Peter Obi tasks judiciary on election petitions

As the Supreme Court reserves judgment on the suit filed by the candidate of the Peoples Democratic Party (PDP), Alhaji Atiku Abubakar and his Labour Party (LP) counterpart, Mr. Peter Obi, challenging the outcome of the February 25 presidential election, the former Anambra State governor has tasked the justices to live up to their calling and uphold the rule of law.

On Monday, the apex Court reserved judgment on the appeal by Atiku and Obi seeking to invalidate President Tinubu’s election.

Justice John Okoro who led a seven-member panel of the apex court made the announcement after taking arguments from counsel to both parties in support and against the appeal.

Obi, who came third in the election, had in his 51 grounds of appeal, maintained that the PEPC panel erred in law and thereby reached a wrong conclusion when it dismissed his petition.

He alleged that the panel wrongly evaluated the proof of evidence he adduced before it and occasioned a grave miscarriage of justice when it held that he did not specify polling units where irregularities occurred during the election.

Obi and the LP further faulted the PEPC for dismissing their case on the premise that they did not specify the figures of votes or scores that were allegedly suppressed or inflated in favour of President Tinubu and the APC.

Writing on his official X handle, yesterday, Obi reminded the Justices that rule of law formsthe basis for all fundamental rights of humans and that if people lose faith in the judiciary.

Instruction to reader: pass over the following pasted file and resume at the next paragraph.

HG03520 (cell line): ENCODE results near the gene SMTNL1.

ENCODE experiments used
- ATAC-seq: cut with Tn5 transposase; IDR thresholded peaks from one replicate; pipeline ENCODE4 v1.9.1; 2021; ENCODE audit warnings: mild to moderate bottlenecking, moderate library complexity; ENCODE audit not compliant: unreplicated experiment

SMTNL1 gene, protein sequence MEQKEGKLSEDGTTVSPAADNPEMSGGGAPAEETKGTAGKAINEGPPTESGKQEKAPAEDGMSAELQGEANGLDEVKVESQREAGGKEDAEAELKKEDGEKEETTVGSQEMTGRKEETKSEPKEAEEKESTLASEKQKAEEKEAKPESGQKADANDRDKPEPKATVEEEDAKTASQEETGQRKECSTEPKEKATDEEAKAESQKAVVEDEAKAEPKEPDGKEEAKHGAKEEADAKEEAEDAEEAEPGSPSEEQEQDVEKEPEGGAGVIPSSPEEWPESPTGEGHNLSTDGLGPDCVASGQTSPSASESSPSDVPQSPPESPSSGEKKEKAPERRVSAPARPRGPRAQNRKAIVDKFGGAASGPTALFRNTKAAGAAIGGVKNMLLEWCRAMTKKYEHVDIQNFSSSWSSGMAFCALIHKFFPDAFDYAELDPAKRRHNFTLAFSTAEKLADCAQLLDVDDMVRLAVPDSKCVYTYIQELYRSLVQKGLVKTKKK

Obi also noted that it is rule of law that binds societies together and warned that once democracy is based on faulty justice, it has the tendency to open the society to apparent dangers.

Obi stated that the lofty titles that decorate people in power have little meaning if there is a hollowness and falsehood underneath them, insisting that such titles meant nothing if they are not original. He equally said such titles are fake if those who bear them have no honour to support their weight.

He said: “In situations where there is public doubt as to the veracity and authenticity of these titles, and the claims behind them, it is the judiciary’s role, when called upon, to uphold the honour of the titles through transparent rulings.

“Only through such judicial interventions can the public be protected from the tyranny of dubious and duplicitous characters and identity fraudsters.

“In such situations, the judiciary has a bounding duty to protect society’s value system. This is one of the obligations of an impartial judiciary in a democracy.

“The rule of law remains the lifeblood of democracy in all societies and by whatever definition across time.

“It remains the foundation for all our fundamental rights as humans. It is the rule of law that binds society together.

“The expectation by the high and low alike that their rights will be protected and respected by fair judges in transparent courts is what keeps citizens’ loyalty and belief in democracy.”

Obi reminded the Justices that people, irrespective of their station in life, approach the courts whenever they feel their rights are assailed, in the expectation that fair courts would render justice to them according to law.

“However, when the fairness of the judiciary is not assured, and the transparency of judiciary operatives is uncertain, the rule of law will come under severe threat.

“Once ordinary people lose faith in the fairness of the judiciary, the rule of law is threatened.”

He, therefore, warned of the dangers in allowing the rule of the powerful as well as the rule of the mighty and rich to replace the rule of law, saying it could pose a serious threat on the peace of society.

“A society is endangered when the rule of the powerful and the rule of the rich and the mighty replaces the rule of law.

“When that happens, justice becomes a commodity to be traded between the rich and powerful and a cult of corrupt judiciary operatives. When a democracy is based on faulty justice, it opens society to apparent dangers,” he submitted.

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